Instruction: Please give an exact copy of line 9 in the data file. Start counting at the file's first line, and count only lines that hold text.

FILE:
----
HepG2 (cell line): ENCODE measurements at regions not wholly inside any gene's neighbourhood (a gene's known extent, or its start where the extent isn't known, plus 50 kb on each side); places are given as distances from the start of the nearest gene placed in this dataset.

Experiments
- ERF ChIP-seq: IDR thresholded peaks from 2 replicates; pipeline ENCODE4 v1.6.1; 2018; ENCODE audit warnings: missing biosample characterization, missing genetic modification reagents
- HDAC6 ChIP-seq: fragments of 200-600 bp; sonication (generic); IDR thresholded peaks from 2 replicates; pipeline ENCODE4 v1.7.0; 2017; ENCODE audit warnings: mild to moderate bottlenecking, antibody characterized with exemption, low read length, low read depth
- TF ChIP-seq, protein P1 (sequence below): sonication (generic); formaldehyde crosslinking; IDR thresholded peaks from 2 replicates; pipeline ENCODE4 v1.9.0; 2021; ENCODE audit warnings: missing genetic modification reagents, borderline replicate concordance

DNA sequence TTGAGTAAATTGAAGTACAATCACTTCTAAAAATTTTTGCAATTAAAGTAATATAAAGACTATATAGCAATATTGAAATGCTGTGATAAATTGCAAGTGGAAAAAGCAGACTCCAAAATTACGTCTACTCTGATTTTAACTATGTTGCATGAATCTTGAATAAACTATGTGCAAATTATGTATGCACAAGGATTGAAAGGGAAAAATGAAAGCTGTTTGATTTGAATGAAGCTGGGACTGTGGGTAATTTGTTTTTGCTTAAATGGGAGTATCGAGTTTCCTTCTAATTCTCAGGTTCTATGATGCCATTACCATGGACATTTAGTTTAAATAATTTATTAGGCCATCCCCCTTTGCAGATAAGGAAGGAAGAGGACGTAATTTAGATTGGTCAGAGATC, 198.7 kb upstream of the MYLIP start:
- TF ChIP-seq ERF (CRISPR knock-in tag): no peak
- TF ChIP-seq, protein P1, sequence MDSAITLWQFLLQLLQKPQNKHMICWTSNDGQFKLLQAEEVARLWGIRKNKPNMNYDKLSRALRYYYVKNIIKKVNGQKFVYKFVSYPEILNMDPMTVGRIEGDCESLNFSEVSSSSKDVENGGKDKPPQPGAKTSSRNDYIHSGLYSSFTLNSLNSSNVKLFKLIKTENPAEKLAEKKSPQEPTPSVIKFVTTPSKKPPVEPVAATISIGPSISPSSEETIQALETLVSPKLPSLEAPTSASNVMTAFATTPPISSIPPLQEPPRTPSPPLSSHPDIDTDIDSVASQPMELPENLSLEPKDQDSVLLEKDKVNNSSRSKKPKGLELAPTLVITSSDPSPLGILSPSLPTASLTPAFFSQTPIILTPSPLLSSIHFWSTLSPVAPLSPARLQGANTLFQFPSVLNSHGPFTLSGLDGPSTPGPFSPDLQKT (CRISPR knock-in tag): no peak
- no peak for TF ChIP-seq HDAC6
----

- no peak for TF ChIP-seq HDAC6